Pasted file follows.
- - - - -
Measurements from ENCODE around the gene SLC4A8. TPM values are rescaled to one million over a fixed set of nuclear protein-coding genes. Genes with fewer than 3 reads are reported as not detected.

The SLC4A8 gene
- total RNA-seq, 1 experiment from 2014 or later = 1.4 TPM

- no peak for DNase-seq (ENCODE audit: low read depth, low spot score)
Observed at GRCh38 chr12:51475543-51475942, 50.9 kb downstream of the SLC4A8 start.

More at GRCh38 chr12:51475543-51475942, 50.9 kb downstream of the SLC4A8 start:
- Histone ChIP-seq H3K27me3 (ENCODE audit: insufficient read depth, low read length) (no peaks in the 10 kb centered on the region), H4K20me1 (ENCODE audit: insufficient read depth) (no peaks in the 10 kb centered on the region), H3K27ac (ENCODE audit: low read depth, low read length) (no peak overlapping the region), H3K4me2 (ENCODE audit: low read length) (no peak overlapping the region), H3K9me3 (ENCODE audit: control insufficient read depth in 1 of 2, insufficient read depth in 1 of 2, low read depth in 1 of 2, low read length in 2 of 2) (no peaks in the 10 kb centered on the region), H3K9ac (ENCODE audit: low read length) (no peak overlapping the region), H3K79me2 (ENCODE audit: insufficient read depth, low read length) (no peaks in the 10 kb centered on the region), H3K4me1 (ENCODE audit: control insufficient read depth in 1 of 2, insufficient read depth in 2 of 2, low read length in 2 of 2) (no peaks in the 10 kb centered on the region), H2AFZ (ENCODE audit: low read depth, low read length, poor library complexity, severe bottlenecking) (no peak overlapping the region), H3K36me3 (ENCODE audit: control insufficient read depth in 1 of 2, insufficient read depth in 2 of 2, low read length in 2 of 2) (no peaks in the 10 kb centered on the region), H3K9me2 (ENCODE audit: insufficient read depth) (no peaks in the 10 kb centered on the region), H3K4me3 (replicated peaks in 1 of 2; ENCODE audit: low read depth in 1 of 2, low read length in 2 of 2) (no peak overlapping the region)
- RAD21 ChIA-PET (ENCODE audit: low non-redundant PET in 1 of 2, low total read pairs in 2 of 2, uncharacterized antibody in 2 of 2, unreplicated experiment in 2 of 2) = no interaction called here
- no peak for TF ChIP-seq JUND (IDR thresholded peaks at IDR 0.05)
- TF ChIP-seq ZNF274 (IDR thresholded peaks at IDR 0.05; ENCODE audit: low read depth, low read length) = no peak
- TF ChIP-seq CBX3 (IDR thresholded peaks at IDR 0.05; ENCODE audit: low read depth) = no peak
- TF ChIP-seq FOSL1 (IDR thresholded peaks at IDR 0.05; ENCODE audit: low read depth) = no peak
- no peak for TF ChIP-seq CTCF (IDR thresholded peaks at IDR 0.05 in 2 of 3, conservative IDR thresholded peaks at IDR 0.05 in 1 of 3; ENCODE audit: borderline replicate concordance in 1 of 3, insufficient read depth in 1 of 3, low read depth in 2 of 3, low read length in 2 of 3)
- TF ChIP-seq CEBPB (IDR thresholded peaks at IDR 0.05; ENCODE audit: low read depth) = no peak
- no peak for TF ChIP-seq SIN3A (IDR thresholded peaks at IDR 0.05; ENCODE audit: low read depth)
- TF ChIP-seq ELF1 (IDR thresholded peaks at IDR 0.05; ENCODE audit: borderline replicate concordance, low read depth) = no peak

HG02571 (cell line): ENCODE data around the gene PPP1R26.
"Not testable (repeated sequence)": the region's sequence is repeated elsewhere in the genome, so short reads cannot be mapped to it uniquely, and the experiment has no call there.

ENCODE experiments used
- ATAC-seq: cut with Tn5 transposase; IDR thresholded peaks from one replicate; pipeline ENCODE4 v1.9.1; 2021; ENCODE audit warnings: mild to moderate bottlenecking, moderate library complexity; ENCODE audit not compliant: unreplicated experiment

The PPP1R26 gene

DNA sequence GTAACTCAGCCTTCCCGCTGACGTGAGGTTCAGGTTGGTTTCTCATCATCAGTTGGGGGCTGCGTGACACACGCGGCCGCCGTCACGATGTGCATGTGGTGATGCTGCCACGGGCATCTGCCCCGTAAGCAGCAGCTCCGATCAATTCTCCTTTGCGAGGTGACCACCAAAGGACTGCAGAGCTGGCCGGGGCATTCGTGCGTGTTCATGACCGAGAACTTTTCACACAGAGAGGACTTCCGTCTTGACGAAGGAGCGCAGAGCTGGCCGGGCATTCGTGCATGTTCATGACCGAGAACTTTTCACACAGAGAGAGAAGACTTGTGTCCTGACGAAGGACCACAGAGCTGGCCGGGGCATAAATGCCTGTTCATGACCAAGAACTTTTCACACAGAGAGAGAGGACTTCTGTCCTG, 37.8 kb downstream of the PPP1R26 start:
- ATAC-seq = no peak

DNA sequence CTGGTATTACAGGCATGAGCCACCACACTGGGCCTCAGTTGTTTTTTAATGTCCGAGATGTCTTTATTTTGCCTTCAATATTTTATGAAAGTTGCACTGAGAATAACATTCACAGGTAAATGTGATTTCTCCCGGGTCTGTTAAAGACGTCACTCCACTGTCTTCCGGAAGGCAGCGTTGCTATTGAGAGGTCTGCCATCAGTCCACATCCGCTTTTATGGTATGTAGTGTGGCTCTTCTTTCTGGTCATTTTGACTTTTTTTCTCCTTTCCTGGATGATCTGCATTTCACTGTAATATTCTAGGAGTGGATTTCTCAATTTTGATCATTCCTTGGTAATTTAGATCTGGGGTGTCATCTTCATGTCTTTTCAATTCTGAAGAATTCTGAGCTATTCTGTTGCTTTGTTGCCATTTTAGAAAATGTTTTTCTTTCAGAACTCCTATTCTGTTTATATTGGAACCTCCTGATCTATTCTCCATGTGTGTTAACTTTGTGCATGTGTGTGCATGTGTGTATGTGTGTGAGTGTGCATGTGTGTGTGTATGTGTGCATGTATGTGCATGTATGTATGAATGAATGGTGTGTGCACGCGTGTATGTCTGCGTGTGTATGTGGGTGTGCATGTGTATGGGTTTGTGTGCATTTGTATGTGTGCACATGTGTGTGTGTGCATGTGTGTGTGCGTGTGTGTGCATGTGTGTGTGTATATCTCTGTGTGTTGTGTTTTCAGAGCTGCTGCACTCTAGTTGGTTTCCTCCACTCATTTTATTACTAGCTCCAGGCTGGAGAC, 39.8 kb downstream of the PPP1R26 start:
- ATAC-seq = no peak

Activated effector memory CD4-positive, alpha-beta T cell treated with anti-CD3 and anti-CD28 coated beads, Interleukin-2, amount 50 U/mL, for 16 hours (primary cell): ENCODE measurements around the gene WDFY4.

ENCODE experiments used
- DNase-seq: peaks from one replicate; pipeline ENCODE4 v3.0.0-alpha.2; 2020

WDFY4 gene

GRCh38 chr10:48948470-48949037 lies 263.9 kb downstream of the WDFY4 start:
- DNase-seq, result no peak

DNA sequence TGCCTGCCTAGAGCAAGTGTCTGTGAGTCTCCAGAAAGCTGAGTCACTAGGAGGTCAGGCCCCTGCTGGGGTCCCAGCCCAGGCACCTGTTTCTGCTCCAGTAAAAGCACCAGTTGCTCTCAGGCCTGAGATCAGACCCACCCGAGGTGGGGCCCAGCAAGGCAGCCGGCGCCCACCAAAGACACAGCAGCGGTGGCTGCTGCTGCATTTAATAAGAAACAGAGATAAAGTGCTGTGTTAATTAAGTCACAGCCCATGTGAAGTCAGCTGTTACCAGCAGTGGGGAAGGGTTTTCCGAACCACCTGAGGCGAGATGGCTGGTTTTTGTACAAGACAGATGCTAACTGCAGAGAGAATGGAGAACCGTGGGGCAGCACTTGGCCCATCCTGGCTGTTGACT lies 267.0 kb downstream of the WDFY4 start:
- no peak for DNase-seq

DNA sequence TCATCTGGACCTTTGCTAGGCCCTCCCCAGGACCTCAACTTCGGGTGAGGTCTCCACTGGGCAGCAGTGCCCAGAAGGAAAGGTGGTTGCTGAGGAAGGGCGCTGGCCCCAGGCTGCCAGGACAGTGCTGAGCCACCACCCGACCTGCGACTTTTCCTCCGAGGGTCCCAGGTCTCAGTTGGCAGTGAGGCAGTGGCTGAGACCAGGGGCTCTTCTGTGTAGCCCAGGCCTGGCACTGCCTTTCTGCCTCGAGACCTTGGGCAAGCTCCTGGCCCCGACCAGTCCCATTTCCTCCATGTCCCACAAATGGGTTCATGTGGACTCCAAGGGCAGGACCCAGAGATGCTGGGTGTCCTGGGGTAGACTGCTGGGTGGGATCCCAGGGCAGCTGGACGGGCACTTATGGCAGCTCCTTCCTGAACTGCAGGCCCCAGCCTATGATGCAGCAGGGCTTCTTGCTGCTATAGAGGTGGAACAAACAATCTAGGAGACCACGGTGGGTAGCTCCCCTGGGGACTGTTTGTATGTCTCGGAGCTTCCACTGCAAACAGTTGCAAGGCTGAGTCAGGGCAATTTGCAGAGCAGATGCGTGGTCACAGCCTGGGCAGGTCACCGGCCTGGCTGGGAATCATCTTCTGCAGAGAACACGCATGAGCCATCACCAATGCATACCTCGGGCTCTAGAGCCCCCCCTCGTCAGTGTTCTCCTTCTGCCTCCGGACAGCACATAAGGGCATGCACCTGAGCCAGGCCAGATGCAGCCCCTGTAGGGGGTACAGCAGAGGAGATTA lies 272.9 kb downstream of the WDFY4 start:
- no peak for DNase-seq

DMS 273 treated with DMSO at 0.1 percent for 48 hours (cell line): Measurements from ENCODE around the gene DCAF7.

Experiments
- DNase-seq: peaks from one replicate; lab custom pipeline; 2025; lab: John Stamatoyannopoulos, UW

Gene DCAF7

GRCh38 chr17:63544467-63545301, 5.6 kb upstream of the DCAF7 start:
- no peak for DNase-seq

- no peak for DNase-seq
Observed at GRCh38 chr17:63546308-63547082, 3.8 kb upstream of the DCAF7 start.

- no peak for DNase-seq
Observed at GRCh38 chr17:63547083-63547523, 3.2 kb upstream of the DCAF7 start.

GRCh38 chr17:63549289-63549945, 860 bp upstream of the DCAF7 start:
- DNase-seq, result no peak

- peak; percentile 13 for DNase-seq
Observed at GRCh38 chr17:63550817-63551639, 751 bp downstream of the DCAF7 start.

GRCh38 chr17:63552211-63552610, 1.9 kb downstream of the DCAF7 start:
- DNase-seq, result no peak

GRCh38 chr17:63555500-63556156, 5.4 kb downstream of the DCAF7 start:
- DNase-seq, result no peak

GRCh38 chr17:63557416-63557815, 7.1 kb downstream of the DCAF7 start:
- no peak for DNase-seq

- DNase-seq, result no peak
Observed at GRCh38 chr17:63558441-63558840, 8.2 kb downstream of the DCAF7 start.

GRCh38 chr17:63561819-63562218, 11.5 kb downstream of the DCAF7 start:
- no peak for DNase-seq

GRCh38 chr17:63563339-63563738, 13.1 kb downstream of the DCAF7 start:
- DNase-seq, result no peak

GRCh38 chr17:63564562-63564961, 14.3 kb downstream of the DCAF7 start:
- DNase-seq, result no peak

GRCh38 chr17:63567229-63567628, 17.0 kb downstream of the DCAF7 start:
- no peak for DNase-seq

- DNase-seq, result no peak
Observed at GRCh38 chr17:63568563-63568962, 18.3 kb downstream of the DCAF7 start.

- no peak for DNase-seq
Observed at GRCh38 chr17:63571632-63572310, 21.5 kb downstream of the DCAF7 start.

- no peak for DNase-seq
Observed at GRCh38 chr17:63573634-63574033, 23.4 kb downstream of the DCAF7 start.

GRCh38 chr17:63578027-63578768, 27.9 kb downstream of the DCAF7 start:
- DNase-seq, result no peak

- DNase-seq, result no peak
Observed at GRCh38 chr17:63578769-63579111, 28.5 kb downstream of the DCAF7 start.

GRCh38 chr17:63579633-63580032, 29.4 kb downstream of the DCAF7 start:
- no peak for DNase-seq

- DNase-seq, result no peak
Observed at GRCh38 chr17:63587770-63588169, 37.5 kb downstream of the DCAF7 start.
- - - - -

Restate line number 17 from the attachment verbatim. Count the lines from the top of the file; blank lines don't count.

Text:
HG02571 (cell line): ENCODE data around the gene PPP1R26.